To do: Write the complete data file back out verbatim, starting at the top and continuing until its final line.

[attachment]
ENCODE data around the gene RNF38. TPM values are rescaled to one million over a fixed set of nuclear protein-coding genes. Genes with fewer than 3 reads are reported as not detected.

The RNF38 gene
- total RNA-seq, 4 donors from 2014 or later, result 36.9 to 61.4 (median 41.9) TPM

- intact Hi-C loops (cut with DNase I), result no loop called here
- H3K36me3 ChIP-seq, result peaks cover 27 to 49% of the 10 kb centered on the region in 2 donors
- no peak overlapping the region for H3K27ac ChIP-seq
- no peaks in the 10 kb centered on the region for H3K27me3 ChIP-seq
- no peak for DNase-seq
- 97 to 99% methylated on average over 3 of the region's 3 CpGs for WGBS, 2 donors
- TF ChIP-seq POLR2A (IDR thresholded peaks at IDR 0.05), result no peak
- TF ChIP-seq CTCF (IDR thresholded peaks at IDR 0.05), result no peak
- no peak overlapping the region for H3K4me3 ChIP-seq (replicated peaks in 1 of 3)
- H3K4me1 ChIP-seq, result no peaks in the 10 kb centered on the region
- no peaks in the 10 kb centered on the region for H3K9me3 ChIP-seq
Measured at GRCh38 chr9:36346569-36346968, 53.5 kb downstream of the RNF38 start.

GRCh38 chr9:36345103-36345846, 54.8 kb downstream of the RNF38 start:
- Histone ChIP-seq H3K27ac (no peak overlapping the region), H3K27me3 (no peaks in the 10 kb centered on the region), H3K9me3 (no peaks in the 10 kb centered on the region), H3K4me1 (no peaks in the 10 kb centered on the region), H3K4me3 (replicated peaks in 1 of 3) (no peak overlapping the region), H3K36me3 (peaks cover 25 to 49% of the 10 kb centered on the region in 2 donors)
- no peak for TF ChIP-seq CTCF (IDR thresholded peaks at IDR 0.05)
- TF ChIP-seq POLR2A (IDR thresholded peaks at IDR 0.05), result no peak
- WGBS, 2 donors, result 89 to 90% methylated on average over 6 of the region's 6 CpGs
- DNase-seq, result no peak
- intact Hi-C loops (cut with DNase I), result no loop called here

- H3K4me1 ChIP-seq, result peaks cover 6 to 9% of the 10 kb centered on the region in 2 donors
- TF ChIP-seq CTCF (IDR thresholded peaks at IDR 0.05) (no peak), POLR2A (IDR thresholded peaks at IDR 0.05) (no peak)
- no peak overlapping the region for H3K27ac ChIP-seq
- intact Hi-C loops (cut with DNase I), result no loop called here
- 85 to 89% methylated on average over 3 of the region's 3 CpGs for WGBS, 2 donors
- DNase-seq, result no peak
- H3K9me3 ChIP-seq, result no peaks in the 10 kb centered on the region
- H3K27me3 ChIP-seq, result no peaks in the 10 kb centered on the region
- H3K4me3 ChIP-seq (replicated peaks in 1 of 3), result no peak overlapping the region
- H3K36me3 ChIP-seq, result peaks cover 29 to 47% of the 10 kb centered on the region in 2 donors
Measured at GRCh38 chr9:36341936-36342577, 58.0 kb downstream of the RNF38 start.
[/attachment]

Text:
ENCODE data around the gene RNF38. TPM values are rescaled to one million over a fixed set of nuclear protein-coding genes. Genes with fewer than 3 reads are reported as not detected.

The RNF38 gene
- total RNA-seq, 4 donors from 2014 or later, result 36.9 to 61.4 (median 41.9) TPM

- intact Hi-C loops (cut with DNase I), result no loop called here
- H3K36me3 ChIP-seq, result peaks cover 27 to 49% of the 10 kb centered on the region in 2 donors
- no peak overlapping the region for H3K27ac ChIP-seq
- no peaks in the 10 kb centered on the region for H3K27me3 ChIP-seq
- no peak for DNase-seq
- 97 to 99% methylated on average over 3 of the region's 3 CpGs for WGBS, 2 donors
- TF ChIP-seq POLR2A (IDR thresholded peaks at IDR 0.05), result no peak
- TF ChIP-seq CTCF (IDR thresholded peaks at IDR 0.05), result no peak
- no peak overlapping the region for H3K4me3 ChIP-seq (replicated peaks in 1 of 3)
- H3K4me1 ChIP-seq, result no peaks in the 10 kb centered on the region
- no peaks in the 10 kb centered on the region for H3K9me3 ChIP-seq
Measured at GRCh38 chr9:36346569-36346968, 53.5 kb downstream of the RNF38 start.

GRCh38 chr9:36345103-36345846, 54.8 kb downstream of the RNF38 start:
- Histone ChIP-seq H3K27ac (no peak overlapping the region), H3K27me3 (no peaks in the 10 kb centered on the region), H3K9me3 (no peaks in the 10 kb centered on the region), H3K4me1 (no peaks in the 10 kb centered on the region), H3K4me3 (replicated peaks in 1 of 3) (no peak overlapping the region), H3K36me3 (peaks cover 25 to 49% of the 10 kb centered on the region in 2 donors)
- no peak for TF ChIP-seq CTCF (IDR thresholded peaks at IDR 0.05)
- TF ChIP-seq POLR2A (IDR thresholded peaks at IDR 0.05), result no peak
- WGBS, 2 donors, result 89 to 90% methylated on average over 6 of the region's 6 CpGs
- DNase-seq, result no peak
- intact Hi-C loops (cut with DNase I), result no loop called here

- H3K4me1 ChIP-seq, result peaks cover 6 to 9% of the 10 kb centered on the region in 2 donors
- TF ChIP-seq CTCF (IDR thresholded peaks at IDR 0.05) (no peak), POLR2A (IDR thresholded peaks at IDR 0.05) (no peak)
- no peak overlapping the region for H3K27ac ChIP-seq
- intact Hi-C loops (cut with DNase I), result no loop called here
- 85 to 89% methylated on average over 3 of the region's 3 CpGs for WGBS, 2 donors
- DNase-seq, result no peak
- H3K9me3 ChIP-seq, result no peaks in the 10 kb centered on the region
- H3K27me3 ChIP-seq, result no peaks in the 10 kb centered on the region
- H3K4me3 ChIP-seq (replicated peaks in 1 of 3), result no peak overlapping the region
- H3K36me3 ChIP-seq, result peaks cover 29 to 47% of the 10 kb centered on the region in 2 donors
Measured at GRCh38 chr9:36341936-36342577, 58.0 kb downstream of the RNF38 start.